However, if the mutual influence of moral and scientific discourses in biomedical ethics is very organic, since its central issue is the development of moral norms and principles governing human behavior in the life sciences, man, and wildlife (bios), then the legal status of bioethics is , unfortunately, is still in its infancy. True, by the end of the twentieth century. Many scientists have already called for the creation of a set of special laws to regulate scientific research in the field of medicine and biology and even the introduction of a scientific tribunal to resolve controversial scientific issues, and in the European bioethical community there is such a thing as bio law.(Mittelstadt & Floridi, 2016).
Today, the Western model of bioethics is an institutionally organized social technology with a system of standardized liberal values that ensure the observance of individual human rights and freedoms in the field of biology and medicine. Protecting the rights of citizens from the negative consequences of the application of modern biomedical technologies is carried out here through developed ethical codes, laws, increasing the responsibility of medical professionals and biologists, expanding their social responsibilities, enshrined not only at personal, moral, but also at legal levels. Ethical mechanisms of control over the actions of doctors and scientists are complemented by a developed system of legal regulation, the formation of special bioethical committees, improving bioethical education. (Kearl,1989).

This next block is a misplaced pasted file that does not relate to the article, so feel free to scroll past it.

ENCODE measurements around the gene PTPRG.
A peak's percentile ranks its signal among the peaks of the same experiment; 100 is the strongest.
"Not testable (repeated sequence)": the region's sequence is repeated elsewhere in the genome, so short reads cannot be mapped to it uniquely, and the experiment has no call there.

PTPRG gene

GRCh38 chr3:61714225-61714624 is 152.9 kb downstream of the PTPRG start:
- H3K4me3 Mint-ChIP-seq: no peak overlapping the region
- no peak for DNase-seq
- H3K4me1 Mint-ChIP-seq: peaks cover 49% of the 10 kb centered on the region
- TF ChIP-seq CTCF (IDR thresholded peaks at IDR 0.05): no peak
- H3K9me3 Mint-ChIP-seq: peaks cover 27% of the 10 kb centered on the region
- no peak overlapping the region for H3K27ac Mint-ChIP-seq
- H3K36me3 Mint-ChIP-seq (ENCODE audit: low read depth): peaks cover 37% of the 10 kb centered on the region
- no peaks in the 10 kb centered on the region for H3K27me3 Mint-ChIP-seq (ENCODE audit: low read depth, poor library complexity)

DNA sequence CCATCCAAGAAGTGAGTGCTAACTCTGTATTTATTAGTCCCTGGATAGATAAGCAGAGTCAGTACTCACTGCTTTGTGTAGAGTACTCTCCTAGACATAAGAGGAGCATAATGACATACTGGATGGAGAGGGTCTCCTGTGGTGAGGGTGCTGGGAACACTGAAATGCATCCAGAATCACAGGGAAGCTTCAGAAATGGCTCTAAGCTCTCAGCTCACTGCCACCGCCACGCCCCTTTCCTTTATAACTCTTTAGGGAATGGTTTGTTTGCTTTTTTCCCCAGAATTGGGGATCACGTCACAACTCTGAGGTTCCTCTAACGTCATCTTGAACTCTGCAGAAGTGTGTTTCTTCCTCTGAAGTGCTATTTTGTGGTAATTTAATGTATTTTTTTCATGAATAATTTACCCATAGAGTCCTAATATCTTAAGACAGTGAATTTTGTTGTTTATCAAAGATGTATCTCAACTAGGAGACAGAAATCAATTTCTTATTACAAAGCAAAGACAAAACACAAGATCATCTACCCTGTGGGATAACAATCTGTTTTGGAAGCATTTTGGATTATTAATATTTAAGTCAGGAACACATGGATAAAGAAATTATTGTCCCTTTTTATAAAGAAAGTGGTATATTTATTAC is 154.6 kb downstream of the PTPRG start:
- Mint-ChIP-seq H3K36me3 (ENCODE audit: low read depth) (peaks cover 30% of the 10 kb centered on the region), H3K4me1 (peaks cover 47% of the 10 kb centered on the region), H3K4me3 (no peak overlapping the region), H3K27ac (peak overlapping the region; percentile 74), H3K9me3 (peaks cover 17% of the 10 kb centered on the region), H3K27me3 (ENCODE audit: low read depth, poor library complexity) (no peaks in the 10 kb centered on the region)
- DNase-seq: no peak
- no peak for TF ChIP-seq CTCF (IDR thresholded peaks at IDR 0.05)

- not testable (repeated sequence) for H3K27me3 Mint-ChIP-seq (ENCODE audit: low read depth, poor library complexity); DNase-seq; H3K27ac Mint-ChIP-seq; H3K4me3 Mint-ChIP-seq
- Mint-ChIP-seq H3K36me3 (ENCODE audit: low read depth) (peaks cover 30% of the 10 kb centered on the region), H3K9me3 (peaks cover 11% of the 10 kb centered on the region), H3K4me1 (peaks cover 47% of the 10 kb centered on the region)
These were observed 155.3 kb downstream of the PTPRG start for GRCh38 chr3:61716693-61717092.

Knowledge of the approach of one's own death touches upon the fundamental questions of human existence. It initiates a spiritual process of preparation for death, which continues until the last moment. Patients often have the desire that a physician experienced in safety will understand his mental distress in front of death and also encounter him as a listening neighbor. This encounter is affected by how the doctor himself has formed a relationship with death. The nearness of death can awaken the same feelings in the doctor as the patient. Therefore, it is good for the physician to treat these feelings in some way, for example, at work guidance. Experience increases your capability. You can also learn how to interact.
List of preparation
The patient's first reaction to death near hearing can be a fight or rebellion. He may be afraid of being left alone or abandoned. There may have been unresolved issues between the relatives and the patient. Fear can also arise from the patient's experience of not managing the situation. Death threatens your own existence and the unknown is scared. The inexplicability of the life view may increase anxiety. The proximity of death raises strong feelings on the surface: anxiety, anger, bitterness and guilt or the unhealthy life. You need another person to handle them. The patient's sense of security is enhanced by the knowledge of the proximity of those who are willing to discuss with him. The physician should show that they are available for discussions with patients and patients alike.